Friday, November 14, 2008

It's almost time

With 2009 approaching fast, as proven by the fact we already have holiday commercials, it's time to start finalizing my goals. Mine are going to be a lot different this year. However, before I make a public commitment to next year, I am going to start off with a little blog cheating.

Many of you know that I tried to complete the Terrible Two this year. But that was before I had the blog up and running so many of you have never seen the report of that attempt. So I am posting it now. Why? Because it was such a huge part of goals and training for 2008. It will also partially explain my goals for 2009 which will follow very soon.

So, if you are reading it for the first time, enjoy. If you've read it before then I apologize for the re-run.

My Terrible Two -

Let me just start this report right away by saying I rode 110 miles of the 200 mile Terrible Two. You may have noticed that I avoided saying that I did not finish. I still truly believe that was an incredible success for me giving the extreme conditions. My TT experience might best be some up by these words from the Weather Channel – Sat June 20th, heat advisory for all of Northern California and predictions of triple digit heat.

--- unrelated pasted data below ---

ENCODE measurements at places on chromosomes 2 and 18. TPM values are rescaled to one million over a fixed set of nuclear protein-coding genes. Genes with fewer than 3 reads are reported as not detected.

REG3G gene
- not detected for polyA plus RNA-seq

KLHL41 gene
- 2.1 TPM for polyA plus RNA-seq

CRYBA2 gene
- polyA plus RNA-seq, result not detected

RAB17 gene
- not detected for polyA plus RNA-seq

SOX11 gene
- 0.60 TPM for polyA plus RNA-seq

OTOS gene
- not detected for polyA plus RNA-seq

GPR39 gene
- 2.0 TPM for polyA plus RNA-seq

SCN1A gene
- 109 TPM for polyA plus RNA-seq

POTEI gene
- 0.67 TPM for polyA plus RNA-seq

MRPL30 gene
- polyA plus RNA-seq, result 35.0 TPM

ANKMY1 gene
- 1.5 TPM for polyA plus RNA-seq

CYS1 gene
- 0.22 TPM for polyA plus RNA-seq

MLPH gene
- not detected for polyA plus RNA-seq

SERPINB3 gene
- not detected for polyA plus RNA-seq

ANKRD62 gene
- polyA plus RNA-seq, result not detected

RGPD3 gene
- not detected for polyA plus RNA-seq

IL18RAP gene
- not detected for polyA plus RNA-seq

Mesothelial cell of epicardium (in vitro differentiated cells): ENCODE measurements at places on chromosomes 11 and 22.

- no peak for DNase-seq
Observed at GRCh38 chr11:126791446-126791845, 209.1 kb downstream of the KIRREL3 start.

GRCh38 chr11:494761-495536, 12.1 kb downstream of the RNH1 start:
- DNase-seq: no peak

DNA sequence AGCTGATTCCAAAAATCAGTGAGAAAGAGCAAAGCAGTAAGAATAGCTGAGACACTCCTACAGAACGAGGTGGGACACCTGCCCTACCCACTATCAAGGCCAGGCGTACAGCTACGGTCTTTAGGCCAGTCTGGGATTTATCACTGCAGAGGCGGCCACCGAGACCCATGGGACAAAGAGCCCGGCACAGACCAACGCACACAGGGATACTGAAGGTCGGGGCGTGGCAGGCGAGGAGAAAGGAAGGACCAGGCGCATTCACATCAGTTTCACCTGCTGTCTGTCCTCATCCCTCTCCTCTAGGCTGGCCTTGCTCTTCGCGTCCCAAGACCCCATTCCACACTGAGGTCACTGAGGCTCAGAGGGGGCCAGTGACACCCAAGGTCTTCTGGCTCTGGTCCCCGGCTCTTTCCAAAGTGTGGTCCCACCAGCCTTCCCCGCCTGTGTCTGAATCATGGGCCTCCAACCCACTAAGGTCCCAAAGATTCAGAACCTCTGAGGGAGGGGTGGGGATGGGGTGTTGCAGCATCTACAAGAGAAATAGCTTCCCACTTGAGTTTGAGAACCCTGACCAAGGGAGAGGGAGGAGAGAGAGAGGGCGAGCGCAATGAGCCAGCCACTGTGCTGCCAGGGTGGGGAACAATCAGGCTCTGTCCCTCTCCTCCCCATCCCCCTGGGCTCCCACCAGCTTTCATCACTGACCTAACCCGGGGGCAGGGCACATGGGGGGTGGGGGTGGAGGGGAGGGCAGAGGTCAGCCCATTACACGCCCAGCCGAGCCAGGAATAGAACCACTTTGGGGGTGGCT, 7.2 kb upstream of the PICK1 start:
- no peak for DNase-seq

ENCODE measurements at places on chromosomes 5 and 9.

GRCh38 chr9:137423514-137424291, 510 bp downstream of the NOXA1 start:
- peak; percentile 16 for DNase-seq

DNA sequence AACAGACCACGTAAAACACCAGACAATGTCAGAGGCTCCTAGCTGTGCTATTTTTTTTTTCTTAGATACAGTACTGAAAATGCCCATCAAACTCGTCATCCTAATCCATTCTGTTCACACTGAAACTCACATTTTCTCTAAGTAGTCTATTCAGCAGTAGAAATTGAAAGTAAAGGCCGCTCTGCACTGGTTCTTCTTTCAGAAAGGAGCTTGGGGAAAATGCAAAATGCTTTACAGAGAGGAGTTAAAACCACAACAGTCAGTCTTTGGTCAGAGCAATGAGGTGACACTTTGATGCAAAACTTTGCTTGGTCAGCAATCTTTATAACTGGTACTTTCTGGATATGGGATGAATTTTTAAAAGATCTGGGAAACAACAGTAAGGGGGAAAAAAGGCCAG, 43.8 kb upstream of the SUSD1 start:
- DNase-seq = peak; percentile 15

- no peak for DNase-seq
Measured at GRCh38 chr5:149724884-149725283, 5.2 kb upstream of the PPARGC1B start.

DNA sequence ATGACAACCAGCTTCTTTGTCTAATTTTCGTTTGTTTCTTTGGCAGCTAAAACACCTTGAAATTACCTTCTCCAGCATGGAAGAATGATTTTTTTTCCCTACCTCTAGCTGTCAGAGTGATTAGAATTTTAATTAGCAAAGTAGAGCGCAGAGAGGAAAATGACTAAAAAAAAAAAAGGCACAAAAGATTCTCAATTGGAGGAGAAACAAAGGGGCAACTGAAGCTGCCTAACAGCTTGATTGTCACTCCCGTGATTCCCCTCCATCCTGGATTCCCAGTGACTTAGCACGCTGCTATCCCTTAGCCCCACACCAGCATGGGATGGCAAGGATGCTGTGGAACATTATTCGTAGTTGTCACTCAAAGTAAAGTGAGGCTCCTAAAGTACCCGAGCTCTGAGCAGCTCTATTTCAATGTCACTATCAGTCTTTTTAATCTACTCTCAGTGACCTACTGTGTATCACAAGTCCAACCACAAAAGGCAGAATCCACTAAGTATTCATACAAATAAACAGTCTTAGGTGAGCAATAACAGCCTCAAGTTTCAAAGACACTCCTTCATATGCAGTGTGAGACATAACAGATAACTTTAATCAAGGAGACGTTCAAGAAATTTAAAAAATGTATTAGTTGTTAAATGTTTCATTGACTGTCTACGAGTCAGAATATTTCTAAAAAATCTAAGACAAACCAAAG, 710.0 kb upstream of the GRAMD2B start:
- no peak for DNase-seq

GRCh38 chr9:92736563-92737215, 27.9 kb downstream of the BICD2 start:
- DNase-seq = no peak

Let me just say this – I don’t like riding in the heat. On our January rides when the temperature is in the low 30’s I am the first one ready to go. If the temp starts to top 90 then I begin looking for a rope. So, my TT probably started on Wednesday or Thursday as I watched the forcasted high temperatures continue to climb. Still, I feel ready and I am definitely giving it a go.

My good friend and coach, Tim, picked me up at 4:25 a.m. to head out to the start. As we are driving, I am looking to the north which is where I am heading, and I am see flashes of light. Who the hell ordered lightening? Oh well, it’s probably too far north to be of concern. So to the start, get registered and then on the bike to begin. Isn’t the beginning of any event exciting? So here I am all jazzed and ready to go.